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What's causing the 'feminisation' of men?

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  • What's causing the 'feminisation' of men?

    The facts of (modern) life

    04 February 2004

    Male fertility isn't what it used to be: sperm counts have halved in 50 years and disorders of the reproductive system are on the increase. What's causing the 'feminisation' of men? Steve Connor reports

    In 1991, a Danish scientist presented the results of a study to a World Health Organisation conference, showing that the sperm counts of Western men had fallen by about a half over the previous 50 years. Professor Niels Skakkebaek of the University of Copenhagen could offer no explanation for the findings, but neither could he dismiss them as a mere statistical fluke. More than a decade later, scientists are still trying to explain the apparent feminisation of modern man.

    There is now mounting evidence that something quite serious is happening to male fertility, and not just in sperm counts. It encompasses a range of disorders of the male reproductive system, and medical researchers have even coined a name for it - testicular dysgenesis syndrome.

    The syndrome is a collection of disorders that manifest themselves at one of two stages in life. At birth, it appears as cryptorchidism - the incomplete descent of the one testis or both testes into the scrotum - or a disorder of the penis in which the opening does not develop at the tip, a disfigurement called hypospadia. Later in life, after adolescence, testicular dysgenesis syndrome can appear as more generalised disorders such as low sperm counts, infertility, or cancer of the testes.

    There is ample data to suggest that these disorders are on the increase. Cryptorchidism is the most common congenital malformation in children of either sex, affecting between 2 and 4 per cent of baby boys, and hypospadias are the second most common congenital malformation in children. Low sperm counts now affect up to one in five young men, and testicular cancer is the most common cancer of young men, and its incidence has increased steadily over the past 60 years. In fact, were it not for the fact that testicular cancer is so curable, it would be the biggest killer of young men after road-traffic accidents, according to Dr Richard Sharpe, a male-fertility specialist at the Medical Research Council's Human Reproductive Sciences Unit in Edinburgh.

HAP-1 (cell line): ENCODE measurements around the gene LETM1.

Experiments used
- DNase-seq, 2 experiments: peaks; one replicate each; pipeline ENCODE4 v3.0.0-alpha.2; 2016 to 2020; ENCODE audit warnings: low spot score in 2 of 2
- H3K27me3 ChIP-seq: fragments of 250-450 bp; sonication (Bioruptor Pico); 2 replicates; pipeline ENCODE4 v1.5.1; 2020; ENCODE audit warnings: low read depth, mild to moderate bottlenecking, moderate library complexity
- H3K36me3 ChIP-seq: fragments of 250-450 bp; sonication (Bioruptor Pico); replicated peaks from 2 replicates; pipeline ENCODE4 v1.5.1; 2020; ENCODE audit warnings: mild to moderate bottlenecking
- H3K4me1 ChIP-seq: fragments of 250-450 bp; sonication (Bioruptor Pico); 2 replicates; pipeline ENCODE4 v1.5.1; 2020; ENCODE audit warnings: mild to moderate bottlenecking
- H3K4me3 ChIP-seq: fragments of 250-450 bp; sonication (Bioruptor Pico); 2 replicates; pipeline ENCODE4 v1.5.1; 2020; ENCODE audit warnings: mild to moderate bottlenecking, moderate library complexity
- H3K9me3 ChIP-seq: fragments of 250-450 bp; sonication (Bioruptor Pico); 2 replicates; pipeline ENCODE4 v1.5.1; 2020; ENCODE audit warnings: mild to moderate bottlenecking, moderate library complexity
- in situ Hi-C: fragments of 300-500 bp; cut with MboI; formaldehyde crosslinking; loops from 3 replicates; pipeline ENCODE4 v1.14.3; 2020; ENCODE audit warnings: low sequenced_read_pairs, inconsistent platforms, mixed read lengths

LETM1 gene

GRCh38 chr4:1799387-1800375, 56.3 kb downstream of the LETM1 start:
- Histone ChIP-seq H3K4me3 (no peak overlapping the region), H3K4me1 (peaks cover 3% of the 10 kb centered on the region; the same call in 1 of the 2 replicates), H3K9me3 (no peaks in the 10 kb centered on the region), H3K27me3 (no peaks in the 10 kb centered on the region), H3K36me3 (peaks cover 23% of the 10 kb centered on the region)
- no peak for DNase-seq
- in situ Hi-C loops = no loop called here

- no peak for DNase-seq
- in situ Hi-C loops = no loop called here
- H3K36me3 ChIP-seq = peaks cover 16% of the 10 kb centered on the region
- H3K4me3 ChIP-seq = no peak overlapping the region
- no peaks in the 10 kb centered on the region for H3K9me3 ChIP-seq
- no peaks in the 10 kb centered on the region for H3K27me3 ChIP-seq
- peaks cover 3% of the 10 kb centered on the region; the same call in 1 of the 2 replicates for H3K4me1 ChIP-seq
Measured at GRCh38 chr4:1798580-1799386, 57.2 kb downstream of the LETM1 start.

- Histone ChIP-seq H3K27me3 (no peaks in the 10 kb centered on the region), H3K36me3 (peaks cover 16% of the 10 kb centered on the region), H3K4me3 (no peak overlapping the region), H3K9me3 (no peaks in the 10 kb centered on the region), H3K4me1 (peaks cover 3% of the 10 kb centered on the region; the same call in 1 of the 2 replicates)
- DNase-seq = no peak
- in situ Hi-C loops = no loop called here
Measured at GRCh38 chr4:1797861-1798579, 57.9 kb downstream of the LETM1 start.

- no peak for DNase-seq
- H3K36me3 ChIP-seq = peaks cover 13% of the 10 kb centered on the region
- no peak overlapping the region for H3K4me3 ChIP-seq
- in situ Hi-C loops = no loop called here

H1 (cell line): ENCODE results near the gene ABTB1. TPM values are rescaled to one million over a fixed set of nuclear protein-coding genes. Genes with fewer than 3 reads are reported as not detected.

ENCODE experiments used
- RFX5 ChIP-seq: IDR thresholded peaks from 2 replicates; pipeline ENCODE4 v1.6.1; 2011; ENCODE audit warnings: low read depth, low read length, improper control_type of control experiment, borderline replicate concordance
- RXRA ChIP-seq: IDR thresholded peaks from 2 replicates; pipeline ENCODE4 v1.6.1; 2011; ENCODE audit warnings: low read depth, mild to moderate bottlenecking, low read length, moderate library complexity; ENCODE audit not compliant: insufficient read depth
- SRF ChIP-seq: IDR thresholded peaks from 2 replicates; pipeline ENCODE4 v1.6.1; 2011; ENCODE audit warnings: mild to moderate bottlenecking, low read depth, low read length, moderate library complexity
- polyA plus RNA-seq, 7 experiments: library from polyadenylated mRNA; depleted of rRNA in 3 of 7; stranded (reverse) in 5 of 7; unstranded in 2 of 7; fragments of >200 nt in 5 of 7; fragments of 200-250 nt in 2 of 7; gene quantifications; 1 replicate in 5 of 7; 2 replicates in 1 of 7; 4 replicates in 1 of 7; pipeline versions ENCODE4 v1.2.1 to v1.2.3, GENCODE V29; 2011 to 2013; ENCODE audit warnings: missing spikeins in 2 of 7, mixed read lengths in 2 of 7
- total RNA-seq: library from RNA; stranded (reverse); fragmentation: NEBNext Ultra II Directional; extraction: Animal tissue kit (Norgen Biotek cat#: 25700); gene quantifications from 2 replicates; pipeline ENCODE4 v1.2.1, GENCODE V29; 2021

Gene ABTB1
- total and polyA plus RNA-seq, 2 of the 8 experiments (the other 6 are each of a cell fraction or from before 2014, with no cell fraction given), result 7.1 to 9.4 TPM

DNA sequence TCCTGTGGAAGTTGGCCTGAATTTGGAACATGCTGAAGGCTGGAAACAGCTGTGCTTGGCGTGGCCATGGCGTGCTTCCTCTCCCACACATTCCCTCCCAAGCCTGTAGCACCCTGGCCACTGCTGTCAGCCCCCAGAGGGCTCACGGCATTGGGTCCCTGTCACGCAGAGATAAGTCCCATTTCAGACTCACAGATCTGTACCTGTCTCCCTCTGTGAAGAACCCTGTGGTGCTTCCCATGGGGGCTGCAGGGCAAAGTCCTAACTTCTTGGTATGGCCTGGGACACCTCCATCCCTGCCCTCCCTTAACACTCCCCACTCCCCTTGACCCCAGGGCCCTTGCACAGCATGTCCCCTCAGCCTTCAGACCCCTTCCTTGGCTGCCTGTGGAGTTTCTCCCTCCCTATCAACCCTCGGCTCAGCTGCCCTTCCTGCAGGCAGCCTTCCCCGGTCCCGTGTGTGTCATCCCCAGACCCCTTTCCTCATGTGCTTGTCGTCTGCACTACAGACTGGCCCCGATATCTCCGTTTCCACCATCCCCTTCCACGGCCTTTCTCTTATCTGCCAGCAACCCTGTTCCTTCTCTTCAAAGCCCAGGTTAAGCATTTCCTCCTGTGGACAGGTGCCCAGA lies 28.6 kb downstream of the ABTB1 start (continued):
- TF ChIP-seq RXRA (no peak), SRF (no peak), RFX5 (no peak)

Sharpe is one of several experts in the field who believe that there could be a common basis for all these different problems of the male reproductive system. He suggests that all the disorders stem from a problem arising at the key stage in the development of the male foetus during early pregnancy. "From epidemiological studies, we know that each of the disorders is a risk factor for all the others, and that they share several pregnancy-related risk factors," Sharpe says. "Most importantly, we know that they share hormonal risk factors, in particular anything that interferes with the production or action of androgens and testosterone [the male sex hormones] during the sexual differentiation process of the foetus that occurs in the womb."

    In other words, the suggestion is that there is something happening early in the development of the male foetus that interferes with the key steps enabling it to develop into a healthy, fertile male. Ever since Professor Skakkebaek made his discovery on sperm counts, environmentalists have suggested that it could be "gender-bending" chemicals - endocrine disrupters - in the environment that are the cause of the gradual feminisation of men. But despite intense research to find these endocrine disrupters, the precise reasons for the problems have not so far been identified.

    Some scientists believe that the culprit may just as likely be a change in lifestyle, rather than exposure to some new environmental chemical. John Ashby, from the Syngenta Central Toxicology Laboratory in Macclesfield, says that the focus on an environmental cause may be quite wrong. "The human [reproductive] conditions cannot at the moment be associated with a named chemical," says Ashby. "There are many lifestyle changes that could be contributing to these conditions, for instance increased smoking among young women."